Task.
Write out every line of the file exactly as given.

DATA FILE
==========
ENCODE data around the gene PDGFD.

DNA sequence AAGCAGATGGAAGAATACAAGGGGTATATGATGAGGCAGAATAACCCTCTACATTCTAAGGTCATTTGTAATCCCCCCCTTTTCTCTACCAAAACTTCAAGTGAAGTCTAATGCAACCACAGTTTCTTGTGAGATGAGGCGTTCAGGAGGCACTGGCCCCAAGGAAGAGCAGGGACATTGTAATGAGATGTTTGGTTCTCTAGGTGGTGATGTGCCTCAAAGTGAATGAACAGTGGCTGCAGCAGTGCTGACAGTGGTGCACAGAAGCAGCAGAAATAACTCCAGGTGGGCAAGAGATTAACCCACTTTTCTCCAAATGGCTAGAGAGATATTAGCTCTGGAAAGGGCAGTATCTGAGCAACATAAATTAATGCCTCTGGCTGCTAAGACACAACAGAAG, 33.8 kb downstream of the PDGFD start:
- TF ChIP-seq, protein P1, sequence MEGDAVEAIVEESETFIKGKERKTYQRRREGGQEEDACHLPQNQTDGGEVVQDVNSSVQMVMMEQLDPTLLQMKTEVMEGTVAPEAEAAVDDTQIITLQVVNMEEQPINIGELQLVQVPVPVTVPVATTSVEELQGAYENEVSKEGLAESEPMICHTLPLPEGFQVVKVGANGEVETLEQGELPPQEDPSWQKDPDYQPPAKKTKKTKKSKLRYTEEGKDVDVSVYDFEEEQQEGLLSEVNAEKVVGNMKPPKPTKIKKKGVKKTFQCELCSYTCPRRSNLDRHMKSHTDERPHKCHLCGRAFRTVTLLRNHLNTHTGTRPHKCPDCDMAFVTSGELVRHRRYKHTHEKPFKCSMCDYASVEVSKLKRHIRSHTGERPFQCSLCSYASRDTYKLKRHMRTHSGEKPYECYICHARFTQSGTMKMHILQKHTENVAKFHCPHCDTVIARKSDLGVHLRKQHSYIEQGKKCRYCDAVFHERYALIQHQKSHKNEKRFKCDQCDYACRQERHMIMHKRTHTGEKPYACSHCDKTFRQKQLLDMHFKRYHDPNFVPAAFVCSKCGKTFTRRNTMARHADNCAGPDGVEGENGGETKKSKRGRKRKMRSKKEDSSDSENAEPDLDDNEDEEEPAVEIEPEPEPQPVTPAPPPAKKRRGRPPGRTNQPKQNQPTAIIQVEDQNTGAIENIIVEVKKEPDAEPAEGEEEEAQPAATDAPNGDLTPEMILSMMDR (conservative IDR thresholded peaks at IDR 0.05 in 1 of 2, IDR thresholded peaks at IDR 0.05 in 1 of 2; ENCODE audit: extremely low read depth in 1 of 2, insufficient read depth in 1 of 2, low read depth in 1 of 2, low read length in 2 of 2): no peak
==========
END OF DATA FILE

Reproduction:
ENCODE data around the gene PDGFD.

DNA sequence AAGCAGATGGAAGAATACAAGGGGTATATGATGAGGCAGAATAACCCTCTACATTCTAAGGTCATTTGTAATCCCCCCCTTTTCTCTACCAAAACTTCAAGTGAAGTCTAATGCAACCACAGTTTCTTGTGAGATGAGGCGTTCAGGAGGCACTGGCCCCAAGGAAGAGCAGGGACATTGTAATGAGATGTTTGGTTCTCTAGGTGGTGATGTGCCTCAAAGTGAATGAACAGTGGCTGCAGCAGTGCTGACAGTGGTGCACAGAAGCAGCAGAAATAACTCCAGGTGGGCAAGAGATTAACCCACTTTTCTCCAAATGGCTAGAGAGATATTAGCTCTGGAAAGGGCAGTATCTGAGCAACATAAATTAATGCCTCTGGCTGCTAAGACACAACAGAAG, 33.8 kb downstream of the PDGFD start:
- TF ChIP-seq, protein P1, sequence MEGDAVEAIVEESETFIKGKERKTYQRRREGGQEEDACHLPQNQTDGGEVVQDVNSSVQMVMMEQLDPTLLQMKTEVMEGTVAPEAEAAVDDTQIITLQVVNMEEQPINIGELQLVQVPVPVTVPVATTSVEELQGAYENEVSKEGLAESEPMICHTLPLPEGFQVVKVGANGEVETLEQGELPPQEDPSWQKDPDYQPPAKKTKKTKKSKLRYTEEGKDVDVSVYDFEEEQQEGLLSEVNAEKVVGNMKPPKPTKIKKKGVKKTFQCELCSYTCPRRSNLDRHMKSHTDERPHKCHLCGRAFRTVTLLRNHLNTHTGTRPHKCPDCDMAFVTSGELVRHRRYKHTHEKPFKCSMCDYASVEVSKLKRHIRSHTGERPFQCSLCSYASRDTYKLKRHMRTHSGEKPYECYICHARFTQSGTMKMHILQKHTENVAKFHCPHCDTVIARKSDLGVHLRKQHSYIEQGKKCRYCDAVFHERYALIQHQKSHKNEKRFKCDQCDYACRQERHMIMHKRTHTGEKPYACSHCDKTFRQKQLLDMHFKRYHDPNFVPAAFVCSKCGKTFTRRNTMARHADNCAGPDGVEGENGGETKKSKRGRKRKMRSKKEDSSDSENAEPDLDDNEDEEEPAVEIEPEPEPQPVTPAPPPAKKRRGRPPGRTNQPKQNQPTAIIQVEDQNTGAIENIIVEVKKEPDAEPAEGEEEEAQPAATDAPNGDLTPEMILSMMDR (conservative IDR thresholded peaks at IDR 0.05 in 1 of 2, IDR thresholded peaks at IDR 0.05 in 1 of 2; ENCODE audit: extremely low read depth in 1 of 2, insufficient read depth in 1 of 2, low read depth in 1 of 2, low read length in 2 of 2): no peak